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    I really like Ansible and I’m totally going to see if I can use all or part of this tutorial.

    I bothers me a bit that updating OpenBSD 6.3 -> 6.4, per the official documentation, requires booting the installation media to preform the upgrade. In the world of could providers and VMs, I want to put together a guide to attempt to do this semi-inplace with a single reboot.

    I’m glad I read all the release notes before attempting anything though. The OpenSMTPD configuration grammar has changed entirely. I’m going to have to redo all my work in a VM to make sure it all still works.

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      The big issue with “in place” upgrades in the OpenBSD world is that there is no guarantee the ABI between X.Y and X.Y+1 will be the same. This can cause all sorts of issues while doing in place upgrades. For example, tar, once replaced by the updated binary could segfault for every subsequent call. This would leave the system in an unknown state.

      I wrote an upgrade tool a while back (snap) that could be used to upgrade from release to release. The ABI issue was hit every couple of releases, so I removed the option to upgrade releases.

      I am not saying it’s impossible.. just that you will basically have to backup everything prior to doing an install.

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        Following -current a in-place upgrade mostly just works, but I also always keep a new bsd.rd ready in case in-place fails, reboot into bsd.rd and upgrade will fix it.

        But I also have switched to a script that downloads sets, patches bsd.rd and reboots. Much less hassle and minimum downtime.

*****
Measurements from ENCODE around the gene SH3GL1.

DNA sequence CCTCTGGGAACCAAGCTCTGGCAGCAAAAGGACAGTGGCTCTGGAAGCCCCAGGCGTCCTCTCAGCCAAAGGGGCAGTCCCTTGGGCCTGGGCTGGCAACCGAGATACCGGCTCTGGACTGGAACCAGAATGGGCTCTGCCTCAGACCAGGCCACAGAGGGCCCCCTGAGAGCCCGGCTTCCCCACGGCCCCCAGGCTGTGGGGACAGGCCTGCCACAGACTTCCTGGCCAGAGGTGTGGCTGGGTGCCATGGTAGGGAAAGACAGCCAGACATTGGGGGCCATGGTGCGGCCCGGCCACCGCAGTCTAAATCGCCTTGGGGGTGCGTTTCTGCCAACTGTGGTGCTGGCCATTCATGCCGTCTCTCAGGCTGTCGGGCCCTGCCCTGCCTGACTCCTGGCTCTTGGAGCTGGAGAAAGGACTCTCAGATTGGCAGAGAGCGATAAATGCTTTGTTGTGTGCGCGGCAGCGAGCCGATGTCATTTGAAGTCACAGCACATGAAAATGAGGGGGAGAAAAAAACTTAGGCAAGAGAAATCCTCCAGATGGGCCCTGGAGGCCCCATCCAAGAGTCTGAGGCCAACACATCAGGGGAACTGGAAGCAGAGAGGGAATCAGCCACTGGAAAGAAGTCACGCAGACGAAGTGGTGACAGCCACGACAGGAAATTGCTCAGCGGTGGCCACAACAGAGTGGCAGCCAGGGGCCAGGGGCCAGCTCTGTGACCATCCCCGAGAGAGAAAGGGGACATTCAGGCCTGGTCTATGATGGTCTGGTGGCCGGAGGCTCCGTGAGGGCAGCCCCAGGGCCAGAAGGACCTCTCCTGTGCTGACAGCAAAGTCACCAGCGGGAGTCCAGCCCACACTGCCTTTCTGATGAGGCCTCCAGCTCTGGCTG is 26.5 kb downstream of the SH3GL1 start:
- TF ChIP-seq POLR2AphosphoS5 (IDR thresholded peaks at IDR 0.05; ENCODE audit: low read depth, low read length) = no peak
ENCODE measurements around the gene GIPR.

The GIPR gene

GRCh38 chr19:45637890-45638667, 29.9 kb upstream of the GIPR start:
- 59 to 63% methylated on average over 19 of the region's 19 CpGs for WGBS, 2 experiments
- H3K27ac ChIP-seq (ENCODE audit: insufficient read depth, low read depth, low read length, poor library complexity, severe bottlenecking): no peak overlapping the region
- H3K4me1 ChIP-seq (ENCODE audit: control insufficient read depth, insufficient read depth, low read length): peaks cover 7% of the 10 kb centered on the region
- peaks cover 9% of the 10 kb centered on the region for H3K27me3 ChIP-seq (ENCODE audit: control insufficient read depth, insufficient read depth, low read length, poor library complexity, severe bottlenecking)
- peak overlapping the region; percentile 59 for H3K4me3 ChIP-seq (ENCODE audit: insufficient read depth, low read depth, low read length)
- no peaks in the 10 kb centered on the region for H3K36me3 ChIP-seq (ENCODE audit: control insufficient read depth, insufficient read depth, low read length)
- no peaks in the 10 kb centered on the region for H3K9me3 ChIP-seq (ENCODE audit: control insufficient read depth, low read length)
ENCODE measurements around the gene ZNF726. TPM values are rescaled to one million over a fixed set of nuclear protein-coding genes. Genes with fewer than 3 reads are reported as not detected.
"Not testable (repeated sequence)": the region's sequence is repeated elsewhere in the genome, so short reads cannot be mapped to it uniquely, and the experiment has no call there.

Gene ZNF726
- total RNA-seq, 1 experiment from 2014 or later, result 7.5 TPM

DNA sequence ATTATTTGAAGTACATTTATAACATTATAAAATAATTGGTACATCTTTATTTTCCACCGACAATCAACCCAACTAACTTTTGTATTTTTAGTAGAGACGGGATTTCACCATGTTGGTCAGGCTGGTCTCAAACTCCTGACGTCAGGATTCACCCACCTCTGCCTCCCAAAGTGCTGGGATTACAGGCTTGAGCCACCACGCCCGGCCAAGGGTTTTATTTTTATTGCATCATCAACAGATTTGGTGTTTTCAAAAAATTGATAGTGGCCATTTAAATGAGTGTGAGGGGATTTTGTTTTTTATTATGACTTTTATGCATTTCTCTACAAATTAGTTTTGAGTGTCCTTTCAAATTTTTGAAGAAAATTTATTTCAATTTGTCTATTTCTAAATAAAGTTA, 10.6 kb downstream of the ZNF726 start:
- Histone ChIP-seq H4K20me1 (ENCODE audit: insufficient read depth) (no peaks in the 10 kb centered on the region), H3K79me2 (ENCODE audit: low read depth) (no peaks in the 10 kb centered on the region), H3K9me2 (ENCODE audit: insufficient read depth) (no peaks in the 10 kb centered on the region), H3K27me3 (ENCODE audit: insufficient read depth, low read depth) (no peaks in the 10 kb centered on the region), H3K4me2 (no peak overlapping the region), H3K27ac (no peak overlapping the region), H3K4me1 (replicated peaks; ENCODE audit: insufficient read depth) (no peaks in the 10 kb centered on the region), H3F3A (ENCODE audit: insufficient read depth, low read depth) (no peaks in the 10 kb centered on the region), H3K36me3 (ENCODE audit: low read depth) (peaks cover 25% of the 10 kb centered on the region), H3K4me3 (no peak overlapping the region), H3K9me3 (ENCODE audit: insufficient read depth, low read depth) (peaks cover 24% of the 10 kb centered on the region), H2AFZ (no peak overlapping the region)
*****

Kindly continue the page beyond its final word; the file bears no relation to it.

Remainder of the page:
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          This. I do the same - download bsd.rd, add an auto_upgrade.conf file to the image, then use that bsd.rd on all my systems to upgrade them. Just copy the patched bsd.rd over /bsd on the target, reboot, wait a few minutes, and the box is back up on the new release. I wrote my own script ages ago, but nowadays the upobsd port can take care of the patching bsd.rd bit.

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        I want to put together a guide to attempt to do this semi-inplace with a single reboot.

        There is such a guide in the official upgrade notes. The only reason it suggests two reboots is KARL.

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          Back in the day, I just had a script that downloaded, extracted sets and install a new bsd. Then I rebooted it and ran another script that took care of etc changes and new users, cleanup up old files no longer needed (according to release notes). Last step was just a pkg_add -U.

          I didn’t run into issues but I was aware of the risks and being on my own when it broke ;-)

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          I prefer (at least in the design phase) to think of all my computer resources as immutable. So an upgrade would actually be install new+verify+remove old, using something like Packer & Terraform.

          Ansible is a less opinionated option, though, which makes it much easier to adapt in many cases. Perhaps it’s telling that I’ve dreamed for some time of building systems in an immutable way, but haven’t managed to yet… while the manually or Ansible-built hosts are serving production just fine.